An empirical study of integration issues in is development.

Author:Sheu, Myron
Position:Report - Survey
 
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  1. INTRODUCTION

    As companies rush to invest in information technology (IT) in order to stay competitive amid globalization, the chance for a company to achieve a satisfactory return on a new IS may depend heavily on the ability to fit the IS into its existing information infrastructure. Because technologies become obsolete at an alarming rate, most companies struggle to make their heterogeneous systems, likely acquired over time, work together hopefully as one single enterprise information system (Chung et al., 2005). As a result, IT adoption becomes increasingly risky due particularly to the fact that no IS's can stand alone (Saeed and Abdinnour-Helm, 2008).

    Although multiple perspectives of an IS development case have been studied in many existing approaches to improving the success chance of IS development, the average failure rate of IS projects remains stagnantly high (DCITA, 2004). In a fresh direction, this research examines the impact of integration issues in IS development on the success rate of an IS project because we believe they often reflect managerial, functional, and technical conflicts provoked with the IS project. The main project of this research is to focus on an empirical study in which we have examined 30 IS projects by analyzing the effectiveness of project-level efforts on integration issues. The rest of the paper is organized as follows. Section 2 reviews the literature, section 3 describes our research hypotheses, section 4 outlines our research methodology, section 5 depicts our research findings, and section 6 provides conclusive remarks.

  2. LITERATURE REVIEW

    According to Cameron (2008), a high degree of systems integration is difficult to achieve, especially for established companies, because such integration likely consists of multiple previously independently owned businesses with more legacy systems in use than its novel competitors. While most of the integration issues appear to be technical, industrial practitioners and researchers have come to realize that the real challenges in tackling integration issues may emanate from functional and even managerial causes (Padayachee, 2002). Barki and Hartwick (2001) point out that conflict management among functional groups should be more emphasized in project management nowadays. Xu and He (2008) report that there is a positive impact of team attitude and behavior on IS project success based on an empirical study of 605 organizations. Moreover, Grove and Kettinger (2000) suggest that most IS investments trigger substantial changes in business processes. Kim (2006) believes that enterprise-level IS projects would likely fail if they did not proactively address technical issues from functional and managerial perspectives. Yang and Yoo (2004) suggest that acceptance to technology is more about attitude than competence. Rock et al. (2009) show that a critical issue with regarding to IS/ERP integration is the trade off between enterprise level business processes integration and regional level processes integration/local cultural features adequately reflected. Similarly, many researchers have called for intensive efforts by project management to deal with functional and managerial issues of systems integration. Roy et al. (2006) even recommend that the ability for an IS project manager to work well with senior managers be more critical than the ability to work well within the project. Although the importance of the managerial and functional perspectives of an IS project has been renowned, this research believes that the existing approaches to dealing with these challenges appear lack of a systemic framework under which integration issues can be methodically analyzed and tackled. Subsequently, this research aims to classify integration issues at various levels, to assess the effectiveness of project level efforts on each level of integration issues, and to propose a novel framework for companies to methodically address integration issues. While we are aware of many other factors that may impact the success chance of an IS project, such as user readiness for IS development which is in turn profoundly influenced by corporate maturity and agility as reported in a research project by Sheu & Kim (2005), we attempt in this research to examine some of the factors that have become increasingly efficacious in search of better approaches to IS development.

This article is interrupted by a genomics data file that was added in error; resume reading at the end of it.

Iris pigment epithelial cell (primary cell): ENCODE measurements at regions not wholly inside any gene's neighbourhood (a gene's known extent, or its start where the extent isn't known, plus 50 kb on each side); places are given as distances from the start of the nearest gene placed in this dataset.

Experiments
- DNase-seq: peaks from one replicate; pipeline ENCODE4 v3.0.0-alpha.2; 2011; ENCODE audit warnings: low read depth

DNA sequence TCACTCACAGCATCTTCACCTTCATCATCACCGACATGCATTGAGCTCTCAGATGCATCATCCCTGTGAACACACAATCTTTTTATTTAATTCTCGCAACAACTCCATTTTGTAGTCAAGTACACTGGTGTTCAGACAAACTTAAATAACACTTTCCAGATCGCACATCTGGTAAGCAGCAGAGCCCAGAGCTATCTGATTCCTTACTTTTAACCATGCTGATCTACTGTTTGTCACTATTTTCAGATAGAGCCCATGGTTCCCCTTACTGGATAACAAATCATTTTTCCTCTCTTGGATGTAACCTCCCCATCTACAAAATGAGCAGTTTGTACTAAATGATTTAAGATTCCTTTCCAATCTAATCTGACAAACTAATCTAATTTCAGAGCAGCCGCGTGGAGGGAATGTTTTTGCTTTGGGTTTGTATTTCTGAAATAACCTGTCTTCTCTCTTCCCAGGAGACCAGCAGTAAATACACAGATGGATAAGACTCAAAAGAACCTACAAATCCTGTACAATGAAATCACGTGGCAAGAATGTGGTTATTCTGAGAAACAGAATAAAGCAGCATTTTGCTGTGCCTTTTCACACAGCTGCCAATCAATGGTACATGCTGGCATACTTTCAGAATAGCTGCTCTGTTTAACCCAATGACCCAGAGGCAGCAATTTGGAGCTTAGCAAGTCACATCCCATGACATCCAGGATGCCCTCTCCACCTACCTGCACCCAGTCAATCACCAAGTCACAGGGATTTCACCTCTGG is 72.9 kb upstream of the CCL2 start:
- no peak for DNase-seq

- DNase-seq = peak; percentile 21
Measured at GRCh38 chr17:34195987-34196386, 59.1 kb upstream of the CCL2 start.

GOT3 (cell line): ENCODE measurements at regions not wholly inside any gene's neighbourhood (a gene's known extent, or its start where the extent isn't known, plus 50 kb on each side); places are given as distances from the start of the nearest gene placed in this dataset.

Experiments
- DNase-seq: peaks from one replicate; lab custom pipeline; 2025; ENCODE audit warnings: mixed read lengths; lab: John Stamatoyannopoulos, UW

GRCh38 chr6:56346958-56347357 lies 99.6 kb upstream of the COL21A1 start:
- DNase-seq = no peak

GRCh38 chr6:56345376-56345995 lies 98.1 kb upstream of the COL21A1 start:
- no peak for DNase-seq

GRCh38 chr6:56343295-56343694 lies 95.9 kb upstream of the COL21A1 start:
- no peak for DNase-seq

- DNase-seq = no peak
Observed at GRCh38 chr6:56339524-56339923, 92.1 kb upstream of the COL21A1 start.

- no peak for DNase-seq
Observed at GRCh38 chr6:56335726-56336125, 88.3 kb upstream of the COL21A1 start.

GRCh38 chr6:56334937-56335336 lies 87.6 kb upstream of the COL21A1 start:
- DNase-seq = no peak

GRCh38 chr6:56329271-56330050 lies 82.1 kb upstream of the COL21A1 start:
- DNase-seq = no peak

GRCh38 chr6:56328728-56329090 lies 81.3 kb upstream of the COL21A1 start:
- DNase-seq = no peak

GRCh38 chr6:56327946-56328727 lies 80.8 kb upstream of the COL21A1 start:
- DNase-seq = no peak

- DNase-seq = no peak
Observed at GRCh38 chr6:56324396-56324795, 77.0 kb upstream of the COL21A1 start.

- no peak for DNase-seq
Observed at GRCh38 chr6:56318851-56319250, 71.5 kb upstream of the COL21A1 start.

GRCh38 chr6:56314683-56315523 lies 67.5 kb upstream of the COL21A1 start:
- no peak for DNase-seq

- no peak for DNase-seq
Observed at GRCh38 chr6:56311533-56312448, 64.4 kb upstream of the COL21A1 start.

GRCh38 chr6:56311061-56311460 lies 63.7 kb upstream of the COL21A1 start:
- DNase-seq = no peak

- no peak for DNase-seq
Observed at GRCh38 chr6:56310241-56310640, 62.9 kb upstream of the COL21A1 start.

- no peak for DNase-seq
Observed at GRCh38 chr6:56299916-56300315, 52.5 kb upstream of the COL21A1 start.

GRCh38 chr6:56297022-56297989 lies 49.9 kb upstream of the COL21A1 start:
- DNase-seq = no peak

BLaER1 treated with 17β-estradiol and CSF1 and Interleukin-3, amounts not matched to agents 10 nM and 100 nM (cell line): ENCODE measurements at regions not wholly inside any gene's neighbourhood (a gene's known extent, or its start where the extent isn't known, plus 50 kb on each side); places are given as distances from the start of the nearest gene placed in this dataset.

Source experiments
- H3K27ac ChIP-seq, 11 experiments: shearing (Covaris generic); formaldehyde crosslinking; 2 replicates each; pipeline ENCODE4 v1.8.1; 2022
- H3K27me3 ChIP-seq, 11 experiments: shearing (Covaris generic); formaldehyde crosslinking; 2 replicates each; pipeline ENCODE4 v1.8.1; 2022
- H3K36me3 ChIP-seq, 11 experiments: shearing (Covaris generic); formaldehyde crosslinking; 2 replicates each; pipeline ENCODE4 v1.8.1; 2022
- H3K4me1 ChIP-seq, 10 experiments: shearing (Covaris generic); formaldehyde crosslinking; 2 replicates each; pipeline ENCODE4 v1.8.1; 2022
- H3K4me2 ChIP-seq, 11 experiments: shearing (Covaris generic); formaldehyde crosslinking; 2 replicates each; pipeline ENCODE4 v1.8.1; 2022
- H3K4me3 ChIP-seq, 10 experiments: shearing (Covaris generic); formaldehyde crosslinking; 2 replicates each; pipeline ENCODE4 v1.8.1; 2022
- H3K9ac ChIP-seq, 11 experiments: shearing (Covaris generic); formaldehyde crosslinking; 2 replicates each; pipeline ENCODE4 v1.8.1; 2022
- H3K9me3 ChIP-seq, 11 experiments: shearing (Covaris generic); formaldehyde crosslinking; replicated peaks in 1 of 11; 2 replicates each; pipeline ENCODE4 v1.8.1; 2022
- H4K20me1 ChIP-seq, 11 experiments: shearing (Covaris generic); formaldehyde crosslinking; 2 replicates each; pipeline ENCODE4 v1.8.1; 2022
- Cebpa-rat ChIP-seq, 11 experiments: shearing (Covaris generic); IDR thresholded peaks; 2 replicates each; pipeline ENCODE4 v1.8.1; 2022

3. RESEARCH HYPOTHESES

    While systems integration is traditionally referred to data and platform integration, other kinds of integration may have a reflective impact on systems integration as well. In this regard, internalization should be a better term with which we can examine all kinds of integration issues in a systemic manner.

    As shown in the framework depicted in Figure 1, we can incorporate all major types of integration issues into a...

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